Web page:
By Deborah Quinn Hensel
HOUSTON (Reuters) - Three children were injured on Tuesday at a Houston elementary school when a gun fell out of a 6-year-old's pocket and went off in the cafeteria, Houston Independent School District officials said.
Sam Sarabia, chief elementary school officer, said the incident happened at 10:35 a.m. local time as two classes of 42 kindergarten students were being seated at Betsy Ross Elementary School. The handgun fell out as the boy was sitting, and a bullet grazed his leg, Sarabia said.
Sarabia said it was still unknown whether the other two children, a boy, 6, and a girl, 5, were hit by shrapnel or other debris. All three children were transported to a hospital with minor injuries, and the school, which has 471 students, was put on lockdown immediately, Sarabia said.
Houston Police Department spokesman Victor Senties said that that an investigation is under way but that no information was available about the weapon or any possible charges.
Kerry Brown, a father who came to the school to pick up his daughter, Kaylah, 8, said that his son, Khoran, 6, was one of the boys injured, but not the one who brought the gun to school.
"I'm very disappointed and hurt," Brown said. "This is supposed to be an institution of learning and parents need to take better control of their kids."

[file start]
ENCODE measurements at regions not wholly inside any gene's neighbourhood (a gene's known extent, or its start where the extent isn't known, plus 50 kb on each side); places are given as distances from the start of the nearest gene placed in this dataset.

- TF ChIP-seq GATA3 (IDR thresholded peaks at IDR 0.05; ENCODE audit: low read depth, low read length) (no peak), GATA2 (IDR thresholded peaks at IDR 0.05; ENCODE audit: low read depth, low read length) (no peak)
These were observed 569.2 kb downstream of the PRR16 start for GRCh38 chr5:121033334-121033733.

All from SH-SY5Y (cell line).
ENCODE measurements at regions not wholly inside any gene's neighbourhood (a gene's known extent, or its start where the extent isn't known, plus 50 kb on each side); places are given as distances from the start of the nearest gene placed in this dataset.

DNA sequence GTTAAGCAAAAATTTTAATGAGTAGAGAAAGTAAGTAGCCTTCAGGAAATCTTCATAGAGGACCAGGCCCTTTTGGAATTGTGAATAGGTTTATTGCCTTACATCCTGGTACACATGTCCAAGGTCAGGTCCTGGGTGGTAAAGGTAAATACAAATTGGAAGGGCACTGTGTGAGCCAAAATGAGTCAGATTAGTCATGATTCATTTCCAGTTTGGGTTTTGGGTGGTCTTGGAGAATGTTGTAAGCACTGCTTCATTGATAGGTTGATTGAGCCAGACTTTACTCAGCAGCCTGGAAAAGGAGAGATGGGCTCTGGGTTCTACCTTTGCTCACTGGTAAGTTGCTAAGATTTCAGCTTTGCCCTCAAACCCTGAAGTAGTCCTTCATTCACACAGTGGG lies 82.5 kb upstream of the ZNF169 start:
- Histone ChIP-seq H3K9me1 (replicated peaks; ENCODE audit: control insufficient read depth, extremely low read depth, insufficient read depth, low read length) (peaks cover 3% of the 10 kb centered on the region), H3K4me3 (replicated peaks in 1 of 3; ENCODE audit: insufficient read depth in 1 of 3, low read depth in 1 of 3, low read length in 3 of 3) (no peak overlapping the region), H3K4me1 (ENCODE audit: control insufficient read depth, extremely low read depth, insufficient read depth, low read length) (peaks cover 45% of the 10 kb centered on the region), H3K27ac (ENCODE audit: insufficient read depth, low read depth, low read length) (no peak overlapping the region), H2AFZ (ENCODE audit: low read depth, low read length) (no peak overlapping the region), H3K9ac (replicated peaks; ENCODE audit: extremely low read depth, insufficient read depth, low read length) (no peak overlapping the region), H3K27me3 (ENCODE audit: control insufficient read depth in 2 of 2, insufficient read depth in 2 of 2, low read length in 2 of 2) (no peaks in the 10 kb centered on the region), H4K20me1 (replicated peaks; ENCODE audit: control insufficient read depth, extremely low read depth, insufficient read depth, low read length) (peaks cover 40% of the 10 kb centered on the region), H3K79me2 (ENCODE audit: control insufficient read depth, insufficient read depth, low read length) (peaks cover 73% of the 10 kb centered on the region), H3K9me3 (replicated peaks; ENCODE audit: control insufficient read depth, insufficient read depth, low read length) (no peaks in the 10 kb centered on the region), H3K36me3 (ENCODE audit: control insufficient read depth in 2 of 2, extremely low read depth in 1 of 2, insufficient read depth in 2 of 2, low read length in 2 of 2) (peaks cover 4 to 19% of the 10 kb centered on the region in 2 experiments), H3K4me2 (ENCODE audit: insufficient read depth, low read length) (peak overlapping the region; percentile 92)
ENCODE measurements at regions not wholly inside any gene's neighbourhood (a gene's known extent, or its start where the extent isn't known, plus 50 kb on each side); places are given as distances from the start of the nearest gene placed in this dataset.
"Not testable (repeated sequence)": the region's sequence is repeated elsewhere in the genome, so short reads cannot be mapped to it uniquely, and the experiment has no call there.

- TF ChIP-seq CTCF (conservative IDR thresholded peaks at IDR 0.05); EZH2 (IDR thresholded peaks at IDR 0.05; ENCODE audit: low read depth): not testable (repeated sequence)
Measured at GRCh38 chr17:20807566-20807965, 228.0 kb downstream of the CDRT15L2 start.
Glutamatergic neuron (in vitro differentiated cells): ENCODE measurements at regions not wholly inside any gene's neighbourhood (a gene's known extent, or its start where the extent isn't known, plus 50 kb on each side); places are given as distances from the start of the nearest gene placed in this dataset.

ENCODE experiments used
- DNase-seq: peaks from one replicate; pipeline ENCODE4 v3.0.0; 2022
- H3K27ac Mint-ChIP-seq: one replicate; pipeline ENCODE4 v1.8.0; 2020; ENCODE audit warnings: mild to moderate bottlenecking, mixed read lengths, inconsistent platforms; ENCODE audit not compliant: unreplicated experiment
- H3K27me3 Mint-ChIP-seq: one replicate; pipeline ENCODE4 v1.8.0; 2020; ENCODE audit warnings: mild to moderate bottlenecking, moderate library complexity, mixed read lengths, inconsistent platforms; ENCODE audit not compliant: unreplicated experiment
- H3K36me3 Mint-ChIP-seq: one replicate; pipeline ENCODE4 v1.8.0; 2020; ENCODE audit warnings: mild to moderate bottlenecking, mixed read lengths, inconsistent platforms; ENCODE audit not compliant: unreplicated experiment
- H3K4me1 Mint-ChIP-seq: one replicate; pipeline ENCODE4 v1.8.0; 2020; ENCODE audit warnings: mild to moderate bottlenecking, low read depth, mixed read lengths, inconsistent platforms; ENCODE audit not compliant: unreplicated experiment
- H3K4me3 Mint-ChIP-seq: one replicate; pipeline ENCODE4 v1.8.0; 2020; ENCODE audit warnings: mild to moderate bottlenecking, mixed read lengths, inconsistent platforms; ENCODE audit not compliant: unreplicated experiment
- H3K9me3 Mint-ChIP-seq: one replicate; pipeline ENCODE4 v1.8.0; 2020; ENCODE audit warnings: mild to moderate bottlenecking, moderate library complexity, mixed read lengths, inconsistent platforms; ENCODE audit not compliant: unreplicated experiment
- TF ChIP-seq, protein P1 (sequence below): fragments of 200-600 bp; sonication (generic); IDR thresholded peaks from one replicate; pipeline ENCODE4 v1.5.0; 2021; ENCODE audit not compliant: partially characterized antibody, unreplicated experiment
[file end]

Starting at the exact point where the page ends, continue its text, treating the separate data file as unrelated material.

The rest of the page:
It was not clear Tuesday afternoon how the other boy got the gun, what type it was, or why he had it at school. A number of parents and grandparents who heard the news came to sign their children out of school early. Family members had to navigate around police cars and news trucks to get to the school.
"I was so scared, I was crying," said Lacy Becerril, who said her son Carlos Becerril, 6, was in the cafeteria during the shooting. "He's a little shaken up, but he told me, 'Mommy, I'm OK.' "
Becerril said she intends to send her son to school on Wednesday, but will accompany him inside. She said school officials told her they are putting additional security measures in place but that she wants to see them for herself.
"Every school should have a metal detector, just for this very reason," she said.
Sarabia said that school administrators and police were meeting Tuesday afternoon to discuss additional security measures and that at least a dozen crisis intervention counselors were on hand on Tuesday and would be back on Wednesday. He also said that local ministers would be asked to speak to parents in the community about gun safety and responsibility, as well as urging them to be aware of what their children are taking to school.
(Editing by Corrie MacLaggan and Greg McCune)